The ocean is a distant thought for most TCU students, but for Jimmy McGrath, surfing is a dynamic part of living. His life has lived on the waves.
However, surfing has not always been an integral part of McGrath’s life. When he began surfing at 11, he had no idea how big of an impact it would eventually have on him.
McGrath’s hometown in Menifee, Calif., is about an hour from the ocean, and he grew up spending a lot of time at the beach.
However, ear problems prevented him from devoting much time in and under the water. McGrath said he wanted something interesting to do, so one day he decided to try surfing.
“It was boredom more than anything,” he said.
McGrath spent a day attempting to ride the waves on his own using his father’s board. His father then taught him to surf. That same summer McGrath started getting into surfing, and after that, he was addicted, he said.
This summer McGrath will be sporting a 100 percent custom-built TCU surfboard in a surfing documentary. McGrath will be participating as a surfer in the documentary, and he is also assisting in the organization of the production, he said.
McGrath said he offered the idea for a surf documentary to a close friend and film-student, Jeremy Boling, who currently studies film at the Art Institute of North Hollywood. Boling does not surf but was inspired by the idea.
Boling is in charge of the production and cinematography of the documentary, McGrath said. He has already begun to film introduction scenes for the film, he said.
McGrath is playing a big role in the film by taking charge of writing the script for the entire documentary, Boling said.
McGrath said he intends to use the documentary “to explore surfing with the spirit."
There is something about the experience that keeps pulling people back to it. For many, surfing can feel like a numinous encounter, he said.
“When you are out there in the water sitting, something really takes hold of you. Something you can’t describe,” he said.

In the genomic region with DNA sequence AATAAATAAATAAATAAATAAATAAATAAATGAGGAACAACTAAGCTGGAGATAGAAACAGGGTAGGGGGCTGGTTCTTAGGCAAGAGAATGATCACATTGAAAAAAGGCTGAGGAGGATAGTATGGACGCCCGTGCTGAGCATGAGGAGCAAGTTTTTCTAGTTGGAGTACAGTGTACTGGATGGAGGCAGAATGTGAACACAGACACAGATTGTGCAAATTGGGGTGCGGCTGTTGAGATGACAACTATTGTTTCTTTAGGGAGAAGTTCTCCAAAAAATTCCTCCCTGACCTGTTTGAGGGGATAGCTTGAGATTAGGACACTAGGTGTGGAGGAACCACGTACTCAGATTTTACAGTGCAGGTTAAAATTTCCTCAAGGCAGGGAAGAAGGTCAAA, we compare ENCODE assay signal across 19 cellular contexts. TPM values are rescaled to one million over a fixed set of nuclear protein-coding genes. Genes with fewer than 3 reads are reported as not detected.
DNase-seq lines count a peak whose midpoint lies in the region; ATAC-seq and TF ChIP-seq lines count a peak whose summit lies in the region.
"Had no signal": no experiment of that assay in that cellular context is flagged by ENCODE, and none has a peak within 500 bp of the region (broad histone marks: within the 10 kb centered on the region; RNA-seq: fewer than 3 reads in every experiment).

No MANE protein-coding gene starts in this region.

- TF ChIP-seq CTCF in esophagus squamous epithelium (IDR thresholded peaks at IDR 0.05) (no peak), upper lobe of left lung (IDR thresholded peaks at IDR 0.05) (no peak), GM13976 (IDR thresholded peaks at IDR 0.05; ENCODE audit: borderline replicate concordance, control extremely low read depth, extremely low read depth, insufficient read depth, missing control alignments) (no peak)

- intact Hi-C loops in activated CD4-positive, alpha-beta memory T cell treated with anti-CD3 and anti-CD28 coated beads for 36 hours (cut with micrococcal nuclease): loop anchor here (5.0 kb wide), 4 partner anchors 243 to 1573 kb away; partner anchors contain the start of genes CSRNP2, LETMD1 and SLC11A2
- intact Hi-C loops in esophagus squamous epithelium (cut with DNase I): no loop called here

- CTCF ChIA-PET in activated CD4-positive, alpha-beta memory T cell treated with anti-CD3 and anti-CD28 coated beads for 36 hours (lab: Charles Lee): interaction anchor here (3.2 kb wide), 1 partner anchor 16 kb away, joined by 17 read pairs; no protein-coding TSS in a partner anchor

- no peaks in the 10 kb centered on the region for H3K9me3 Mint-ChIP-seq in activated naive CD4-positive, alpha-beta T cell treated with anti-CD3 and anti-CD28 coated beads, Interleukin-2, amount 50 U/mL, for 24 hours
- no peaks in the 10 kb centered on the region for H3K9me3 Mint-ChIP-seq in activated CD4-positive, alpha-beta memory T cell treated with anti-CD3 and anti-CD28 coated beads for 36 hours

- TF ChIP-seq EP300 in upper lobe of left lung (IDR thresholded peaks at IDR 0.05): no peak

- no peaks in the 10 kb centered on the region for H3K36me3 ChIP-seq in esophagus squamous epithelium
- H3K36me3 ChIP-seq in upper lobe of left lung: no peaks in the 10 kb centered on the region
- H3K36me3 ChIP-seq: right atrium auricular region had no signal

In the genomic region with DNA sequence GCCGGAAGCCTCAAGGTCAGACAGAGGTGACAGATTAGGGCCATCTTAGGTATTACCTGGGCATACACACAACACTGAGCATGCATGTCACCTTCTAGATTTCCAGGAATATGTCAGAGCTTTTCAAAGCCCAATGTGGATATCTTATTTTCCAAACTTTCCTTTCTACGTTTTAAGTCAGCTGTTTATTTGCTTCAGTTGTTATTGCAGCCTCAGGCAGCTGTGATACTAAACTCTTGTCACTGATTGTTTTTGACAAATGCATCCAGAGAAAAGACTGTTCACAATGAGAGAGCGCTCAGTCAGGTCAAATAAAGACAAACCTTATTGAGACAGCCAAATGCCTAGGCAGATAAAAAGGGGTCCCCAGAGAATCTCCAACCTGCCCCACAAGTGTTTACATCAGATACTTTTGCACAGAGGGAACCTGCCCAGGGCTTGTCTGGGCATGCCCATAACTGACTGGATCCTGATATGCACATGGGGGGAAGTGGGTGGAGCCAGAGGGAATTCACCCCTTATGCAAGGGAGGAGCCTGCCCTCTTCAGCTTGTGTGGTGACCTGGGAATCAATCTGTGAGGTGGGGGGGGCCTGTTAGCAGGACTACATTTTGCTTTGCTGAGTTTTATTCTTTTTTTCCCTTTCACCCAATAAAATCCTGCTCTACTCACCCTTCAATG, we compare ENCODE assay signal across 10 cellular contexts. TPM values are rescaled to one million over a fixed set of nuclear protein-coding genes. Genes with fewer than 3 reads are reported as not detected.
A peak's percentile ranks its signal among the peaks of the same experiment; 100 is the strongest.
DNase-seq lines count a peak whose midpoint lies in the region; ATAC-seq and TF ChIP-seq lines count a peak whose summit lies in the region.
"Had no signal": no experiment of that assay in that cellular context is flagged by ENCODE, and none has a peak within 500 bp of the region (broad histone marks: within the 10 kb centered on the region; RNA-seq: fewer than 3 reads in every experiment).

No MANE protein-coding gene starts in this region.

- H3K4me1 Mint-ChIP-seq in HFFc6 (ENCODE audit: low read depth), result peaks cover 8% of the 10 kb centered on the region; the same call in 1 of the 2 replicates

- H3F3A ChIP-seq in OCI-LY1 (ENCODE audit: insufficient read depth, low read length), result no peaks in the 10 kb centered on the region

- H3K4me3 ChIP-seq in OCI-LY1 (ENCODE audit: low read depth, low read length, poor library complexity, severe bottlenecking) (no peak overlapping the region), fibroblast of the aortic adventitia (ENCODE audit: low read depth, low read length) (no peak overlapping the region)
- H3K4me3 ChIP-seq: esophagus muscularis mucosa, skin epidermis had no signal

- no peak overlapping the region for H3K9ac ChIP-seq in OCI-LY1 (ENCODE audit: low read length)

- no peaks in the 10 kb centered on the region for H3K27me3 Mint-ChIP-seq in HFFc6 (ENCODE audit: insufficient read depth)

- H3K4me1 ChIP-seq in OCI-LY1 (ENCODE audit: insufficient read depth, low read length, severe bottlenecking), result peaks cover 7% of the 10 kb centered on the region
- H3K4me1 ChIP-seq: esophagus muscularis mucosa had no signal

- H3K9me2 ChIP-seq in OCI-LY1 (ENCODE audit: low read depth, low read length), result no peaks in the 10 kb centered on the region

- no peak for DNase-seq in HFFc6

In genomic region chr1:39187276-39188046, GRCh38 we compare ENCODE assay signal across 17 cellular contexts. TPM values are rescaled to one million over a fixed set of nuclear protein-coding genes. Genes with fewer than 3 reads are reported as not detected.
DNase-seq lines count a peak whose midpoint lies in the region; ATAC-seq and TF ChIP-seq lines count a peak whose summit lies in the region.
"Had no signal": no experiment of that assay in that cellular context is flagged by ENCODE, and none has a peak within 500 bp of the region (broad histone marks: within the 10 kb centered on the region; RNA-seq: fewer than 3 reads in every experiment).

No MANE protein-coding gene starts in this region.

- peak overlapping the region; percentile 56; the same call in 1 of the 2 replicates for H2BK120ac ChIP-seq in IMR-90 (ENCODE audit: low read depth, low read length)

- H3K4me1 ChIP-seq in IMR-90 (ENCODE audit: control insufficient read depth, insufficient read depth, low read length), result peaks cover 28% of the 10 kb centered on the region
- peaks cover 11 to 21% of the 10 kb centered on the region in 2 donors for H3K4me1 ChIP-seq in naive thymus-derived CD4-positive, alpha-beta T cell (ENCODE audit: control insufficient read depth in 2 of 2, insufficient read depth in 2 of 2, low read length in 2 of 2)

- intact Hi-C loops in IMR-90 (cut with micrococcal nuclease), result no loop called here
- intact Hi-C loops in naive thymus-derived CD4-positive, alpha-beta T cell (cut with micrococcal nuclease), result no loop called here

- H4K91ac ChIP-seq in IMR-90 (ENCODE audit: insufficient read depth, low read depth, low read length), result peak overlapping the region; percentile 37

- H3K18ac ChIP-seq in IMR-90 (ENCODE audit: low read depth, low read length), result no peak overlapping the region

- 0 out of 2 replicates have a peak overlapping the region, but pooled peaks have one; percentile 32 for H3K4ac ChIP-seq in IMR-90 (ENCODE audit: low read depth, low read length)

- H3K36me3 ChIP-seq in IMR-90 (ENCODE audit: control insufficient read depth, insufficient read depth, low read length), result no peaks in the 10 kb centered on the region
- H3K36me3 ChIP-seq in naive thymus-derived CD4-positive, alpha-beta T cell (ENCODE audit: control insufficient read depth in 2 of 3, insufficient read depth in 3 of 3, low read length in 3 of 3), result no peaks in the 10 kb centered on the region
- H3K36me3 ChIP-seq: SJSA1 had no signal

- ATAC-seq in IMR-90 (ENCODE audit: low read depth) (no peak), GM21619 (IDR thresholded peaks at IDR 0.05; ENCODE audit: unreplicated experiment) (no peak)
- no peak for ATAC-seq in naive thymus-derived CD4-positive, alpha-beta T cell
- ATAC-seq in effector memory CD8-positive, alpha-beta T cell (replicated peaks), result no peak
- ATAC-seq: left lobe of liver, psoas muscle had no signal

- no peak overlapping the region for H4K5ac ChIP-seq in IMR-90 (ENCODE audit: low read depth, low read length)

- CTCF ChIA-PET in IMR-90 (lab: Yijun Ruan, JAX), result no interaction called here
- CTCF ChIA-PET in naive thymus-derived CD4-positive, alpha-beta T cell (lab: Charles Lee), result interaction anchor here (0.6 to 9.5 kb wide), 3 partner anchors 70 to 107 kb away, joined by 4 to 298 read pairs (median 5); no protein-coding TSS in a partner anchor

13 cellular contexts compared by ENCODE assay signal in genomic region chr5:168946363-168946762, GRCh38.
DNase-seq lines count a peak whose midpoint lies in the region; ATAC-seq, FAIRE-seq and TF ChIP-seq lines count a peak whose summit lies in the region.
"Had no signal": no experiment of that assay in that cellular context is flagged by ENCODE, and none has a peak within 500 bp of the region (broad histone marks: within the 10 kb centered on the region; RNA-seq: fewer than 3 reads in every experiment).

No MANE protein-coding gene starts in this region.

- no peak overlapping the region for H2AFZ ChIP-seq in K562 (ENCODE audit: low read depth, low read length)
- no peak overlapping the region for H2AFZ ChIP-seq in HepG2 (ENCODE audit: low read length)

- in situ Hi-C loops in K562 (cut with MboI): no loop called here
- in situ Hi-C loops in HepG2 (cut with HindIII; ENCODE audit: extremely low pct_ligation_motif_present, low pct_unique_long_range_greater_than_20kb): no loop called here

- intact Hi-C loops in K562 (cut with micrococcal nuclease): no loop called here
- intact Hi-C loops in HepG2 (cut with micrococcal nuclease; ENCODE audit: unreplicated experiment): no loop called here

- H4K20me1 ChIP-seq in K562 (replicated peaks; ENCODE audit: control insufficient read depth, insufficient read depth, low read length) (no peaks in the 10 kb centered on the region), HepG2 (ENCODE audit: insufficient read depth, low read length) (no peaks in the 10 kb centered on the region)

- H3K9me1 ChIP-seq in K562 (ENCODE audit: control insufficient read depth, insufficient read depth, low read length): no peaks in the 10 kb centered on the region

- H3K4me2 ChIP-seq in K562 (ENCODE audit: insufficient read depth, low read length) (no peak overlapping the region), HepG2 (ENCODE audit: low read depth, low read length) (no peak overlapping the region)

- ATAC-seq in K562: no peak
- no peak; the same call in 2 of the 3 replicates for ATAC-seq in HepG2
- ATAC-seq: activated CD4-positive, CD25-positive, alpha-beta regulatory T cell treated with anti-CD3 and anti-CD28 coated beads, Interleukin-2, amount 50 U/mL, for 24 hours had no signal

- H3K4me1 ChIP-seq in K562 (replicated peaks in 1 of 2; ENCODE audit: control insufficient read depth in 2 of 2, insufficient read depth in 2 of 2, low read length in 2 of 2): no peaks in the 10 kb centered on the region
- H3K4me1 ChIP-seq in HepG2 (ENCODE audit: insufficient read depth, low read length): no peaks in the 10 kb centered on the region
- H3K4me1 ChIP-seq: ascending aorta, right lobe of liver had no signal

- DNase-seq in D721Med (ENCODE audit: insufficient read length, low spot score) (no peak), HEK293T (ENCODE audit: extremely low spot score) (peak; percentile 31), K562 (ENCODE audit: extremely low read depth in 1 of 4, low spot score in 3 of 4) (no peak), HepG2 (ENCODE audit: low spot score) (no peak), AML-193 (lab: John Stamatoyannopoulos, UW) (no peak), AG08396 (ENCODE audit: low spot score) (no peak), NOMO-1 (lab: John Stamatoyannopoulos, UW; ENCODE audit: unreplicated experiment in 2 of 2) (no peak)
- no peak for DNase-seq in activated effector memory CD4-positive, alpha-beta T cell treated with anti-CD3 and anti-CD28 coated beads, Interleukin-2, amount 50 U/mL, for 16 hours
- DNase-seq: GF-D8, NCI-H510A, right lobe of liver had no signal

Last summer, McGrath said he took on a project to refurbish and completely rebuild an old surfboard. He said that he was excited to take part in the actual building process.
“That was a cool feat. I put stuff on my Facebook and Twitter like, ‘Hey, look at me. I’m rocking and rolling making surfboards,’” McGrath said.
Over Christmas break, McGrath said his cousin had a custom surfboard created. Impressed, McGrath said he asked to get in contact with Kelly Boards, the company of the board’s craftsman. He wanted to have two surfboards custom-made for the surf documentary, he said.
The first board McGrath requested is going to have his family coat of arms on it, he said. McGrath said he then thought to get a TCU-themed board to represent the university because of what it meant to him.
“If this was just your ordinary school, I wouldn’t have come from paradise to be here,” he said.
McGrath said the documentary will contain footage of surfers on the Pacific coast. The images, dialogue and interviews will help to illustrate the indescribable experience shared by surfers all over the globe, he said.
A California native himself, McGrath got in contact with other surfers from across the state for the documentary, he said. Each of the surfers has different amounts of experience to broaden the scope of the film, he said.
McGrath said the documentary asks “Why surf?” to people who have been surfing their whole life and to surfers who have only been doing it for a couple of years.
One of McGrath’s friends, Emilee Holgate, will be surfing in the movie. She has been surfing her whole life and said she is excited to be able to share the experience through the documentary.